5. Temporal Analysis of TWS Range

5.1. Water Balance Simulation

[24] The water balance as expressed in equation (6) was applied to 27 basins from the LSA-SW using 36 years of historical precipitation and streamflow data. The initial water storage deficit was set equal to the last deficit value from a full-record spin-up run. The parameters used in calculating potential evapotranspiration, ε and θ in equation (6), were determined on the basis of the maps created by J. C. Schaake and Q. Duan (unpublished notes, 1997). Other parameters in the five evapotranspiration functions, except Dmax, are specified in Table 2.

Table 2. Parameter Values for the Five Evapotranspiration Functions
FunctionEvapotranspiration Parameters and Their Specified Values
1α0 = 1.0
2α0 = 1.0, β = 0.25
3φ - determined by ratio of climatic potential and actual evapotranspiration
4α1 = 0.5, α2 = 2.0, ξt determined from digital maps of vegetation fraction
5φ = 0.5, α1 = 0.5, α2 = 2.0, ξt determined from digital maps of vegetation fraction

[25] Figures 6a–6c show simulated water storage deficit time series over a 10-year period for three typical basins, representing respectively wet, moderate and dry climate. Function 5 was employed in these examples. Note that the deficit values are allowed to be negative (see Figure 6c), implying the basin's being fully saturated and evapotranspiration taking place at potential rate during these time periods.

Figure 6.

(a–c) Water storage deficit time series for three representative basins.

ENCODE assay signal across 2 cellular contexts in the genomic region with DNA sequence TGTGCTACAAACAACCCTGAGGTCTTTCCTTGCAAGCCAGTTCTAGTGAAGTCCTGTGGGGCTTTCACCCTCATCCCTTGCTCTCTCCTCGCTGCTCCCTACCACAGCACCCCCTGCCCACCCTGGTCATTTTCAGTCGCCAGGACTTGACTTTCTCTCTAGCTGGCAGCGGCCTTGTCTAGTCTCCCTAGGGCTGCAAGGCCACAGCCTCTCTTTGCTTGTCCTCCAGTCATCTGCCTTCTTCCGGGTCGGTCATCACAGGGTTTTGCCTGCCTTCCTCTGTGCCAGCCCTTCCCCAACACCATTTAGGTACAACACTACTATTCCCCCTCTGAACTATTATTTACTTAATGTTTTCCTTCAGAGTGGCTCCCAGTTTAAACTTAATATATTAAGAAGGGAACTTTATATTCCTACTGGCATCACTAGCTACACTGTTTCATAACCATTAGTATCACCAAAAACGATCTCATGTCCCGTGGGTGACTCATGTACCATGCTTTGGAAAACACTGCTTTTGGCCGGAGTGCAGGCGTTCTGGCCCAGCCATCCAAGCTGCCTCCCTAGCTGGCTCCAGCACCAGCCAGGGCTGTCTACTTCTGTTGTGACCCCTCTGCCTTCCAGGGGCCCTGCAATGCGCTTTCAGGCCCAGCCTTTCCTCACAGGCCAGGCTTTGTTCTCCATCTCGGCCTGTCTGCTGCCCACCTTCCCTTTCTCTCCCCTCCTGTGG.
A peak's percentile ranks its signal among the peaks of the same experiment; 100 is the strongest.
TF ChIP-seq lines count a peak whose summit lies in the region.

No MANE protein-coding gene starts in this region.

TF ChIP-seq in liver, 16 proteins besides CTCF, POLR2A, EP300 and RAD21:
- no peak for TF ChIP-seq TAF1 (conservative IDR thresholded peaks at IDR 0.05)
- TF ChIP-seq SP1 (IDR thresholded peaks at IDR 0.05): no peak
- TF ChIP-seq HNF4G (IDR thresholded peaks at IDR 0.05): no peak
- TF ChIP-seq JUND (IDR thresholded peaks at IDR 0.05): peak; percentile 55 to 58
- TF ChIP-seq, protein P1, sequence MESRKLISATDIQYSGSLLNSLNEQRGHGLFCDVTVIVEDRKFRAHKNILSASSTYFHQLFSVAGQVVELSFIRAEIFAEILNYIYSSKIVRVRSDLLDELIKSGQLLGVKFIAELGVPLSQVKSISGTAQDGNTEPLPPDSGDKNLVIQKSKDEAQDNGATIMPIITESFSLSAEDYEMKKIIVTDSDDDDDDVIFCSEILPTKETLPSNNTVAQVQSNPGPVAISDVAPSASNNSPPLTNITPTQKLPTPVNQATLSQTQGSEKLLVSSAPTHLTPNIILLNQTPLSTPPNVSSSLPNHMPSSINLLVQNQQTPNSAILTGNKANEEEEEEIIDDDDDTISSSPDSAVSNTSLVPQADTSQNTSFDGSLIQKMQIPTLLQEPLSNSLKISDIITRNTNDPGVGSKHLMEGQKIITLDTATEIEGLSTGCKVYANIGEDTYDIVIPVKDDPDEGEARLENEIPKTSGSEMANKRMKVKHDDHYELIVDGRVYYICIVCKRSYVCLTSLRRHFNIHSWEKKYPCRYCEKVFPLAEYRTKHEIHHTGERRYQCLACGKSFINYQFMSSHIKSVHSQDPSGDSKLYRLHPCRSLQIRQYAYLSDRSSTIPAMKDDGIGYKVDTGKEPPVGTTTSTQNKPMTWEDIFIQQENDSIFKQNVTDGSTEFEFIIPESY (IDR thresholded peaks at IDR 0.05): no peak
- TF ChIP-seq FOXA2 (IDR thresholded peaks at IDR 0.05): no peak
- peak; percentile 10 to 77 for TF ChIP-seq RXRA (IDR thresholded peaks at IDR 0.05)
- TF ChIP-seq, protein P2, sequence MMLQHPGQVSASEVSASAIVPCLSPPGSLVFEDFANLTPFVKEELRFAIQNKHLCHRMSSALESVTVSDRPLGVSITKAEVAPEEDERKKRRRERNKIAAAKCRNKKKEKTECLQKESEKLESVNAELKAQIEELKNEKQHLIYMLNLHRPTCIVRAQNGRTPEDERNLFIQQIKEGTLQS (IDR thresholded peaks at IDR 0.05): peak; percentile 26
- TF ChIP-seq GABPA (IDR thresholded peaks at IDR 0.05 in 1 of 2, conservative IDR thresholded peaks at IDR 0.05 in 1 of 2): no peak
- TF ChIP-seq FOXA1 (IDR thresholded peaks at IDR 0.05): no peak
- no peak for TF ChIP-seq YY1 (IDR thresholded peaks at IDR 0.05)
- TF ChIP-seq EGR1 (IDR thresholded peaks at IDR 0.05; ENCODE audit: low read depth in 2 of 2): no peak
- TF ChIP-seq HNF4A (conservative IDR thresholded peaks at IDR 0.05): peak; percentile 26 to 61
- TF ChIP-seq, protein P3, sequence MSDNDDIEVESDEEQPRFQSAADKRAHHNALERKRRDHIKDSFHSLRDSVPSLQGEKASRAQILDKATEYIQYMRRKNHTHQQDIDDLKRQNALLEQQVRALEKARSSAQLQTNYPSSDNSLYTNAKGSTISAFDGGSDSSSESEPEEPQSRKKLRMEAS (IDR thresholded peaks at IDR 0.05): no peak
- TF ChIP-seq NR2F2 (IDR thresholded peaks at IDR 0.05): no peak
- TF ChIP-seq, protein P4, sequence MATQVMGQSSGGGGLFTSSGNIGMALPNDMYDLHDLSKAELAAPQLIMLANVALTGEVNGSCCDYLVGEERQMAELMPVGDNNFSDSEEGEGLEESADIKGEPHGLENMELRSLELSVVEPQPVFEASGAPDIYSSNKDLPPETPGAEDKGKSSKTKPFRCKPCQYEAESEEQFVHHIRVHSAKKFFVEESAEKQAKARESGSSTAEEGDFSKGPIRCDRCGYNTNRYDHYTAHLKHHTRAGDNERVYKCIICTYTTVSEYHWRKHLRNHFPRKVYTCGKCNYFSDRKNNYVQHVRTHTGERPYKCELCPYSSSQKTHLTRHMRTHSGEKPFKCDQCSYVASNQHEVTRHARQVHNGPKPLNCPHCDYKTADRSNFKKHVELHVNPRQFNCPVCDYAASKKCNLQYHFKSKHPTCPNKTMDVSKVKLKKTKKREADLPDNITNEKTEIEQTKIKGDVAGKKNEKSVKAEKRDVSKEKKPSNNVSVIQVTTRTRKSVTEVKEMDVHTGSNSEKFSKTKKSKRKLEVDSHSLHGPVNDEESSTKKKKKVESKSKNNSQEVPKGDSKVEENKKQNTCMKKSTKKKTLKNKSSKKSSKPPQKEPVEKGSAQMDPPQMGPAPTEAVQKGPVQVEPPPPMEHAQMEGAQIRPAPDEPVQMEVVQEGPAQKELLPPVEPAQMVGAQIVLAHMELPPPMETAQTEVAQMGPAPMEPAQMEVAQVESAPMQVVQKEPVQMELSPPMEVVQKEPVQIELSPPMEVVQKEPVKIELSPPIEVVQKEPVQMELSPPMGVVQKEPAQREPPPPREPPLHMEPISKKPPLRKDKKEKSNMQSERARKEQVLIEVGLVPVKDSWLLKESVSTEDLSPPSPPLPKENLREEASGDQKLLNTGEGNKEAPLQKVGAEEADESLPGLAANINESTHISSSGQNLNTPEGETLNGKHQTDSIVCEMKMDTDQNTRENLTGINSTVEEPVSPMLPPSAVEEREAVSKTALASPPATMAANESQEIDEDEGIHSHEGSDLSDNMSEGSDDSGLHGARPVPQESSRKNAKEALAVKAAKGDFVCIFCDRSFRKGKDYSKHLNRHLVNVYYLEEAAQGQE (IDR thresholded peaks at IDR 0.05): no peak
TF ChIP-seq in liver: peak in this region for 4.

[26] Figures 7a–7c display the long-term monthly average of the water balance elements for the same three basins. Note that there are great differences in the amount of seasonal distribution of runoff produced in the three basins, and that evaporation in the dry basin is closely tied to precipitation but not in the wet basin. Figure 8 displays the corresponding long-term average water storage deficits for these basins. The seasonal fluctuation of water storage for the wet basin is the largest. In the dry basin, there is little average change in water storage. The mean level of the deficit is partly an artifact of the assumed rules for evapotranspiration and partly due to the interannual variability of the hydrology. Note that the amplitudes of the mean seasonal TWS change increase from dry to wet.

Figure 7.

(a–c) Long-term average of hydrologic variables for three representative basins.

Figure 8.

Long-term average of water storage deficit for three representative basins.

5.2. Definition of TWS Range RT

[27] Denoting Xt as the monthly change in TWS, the following expression is obtained:

equation image

Inserting Xt into equation (6), we get

equation image

During a period T beginning at time t, the maximum and minimum values of Dt are

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The variability range of water storage RT can be expressed as follows:

equation image

5.3. RT as a Function of the Analysis Period T

[28] The TWS range RT, as defined in equation 10, is analyzed for all 27 basins. Figures 9a–9c show estimates of RT as a function of analysis period T for three representative basins. The solid lines in Figure 9 are the sample average values of RT. The averages are taken over all T-year values in the available data period. The dotted lines represent the average values plus/minus the sample standard deviation, while the dashed lines represent the sample maximum and minimum. The figure shows that RT increases monotonously as T increases from one to 36 years. It is also clear that the wet basin has the largest variability range while the dry one has the smallest range. In each case there appears to be an upper limit to the total storage capacity, but this is approached asymptotically.

Figure 9.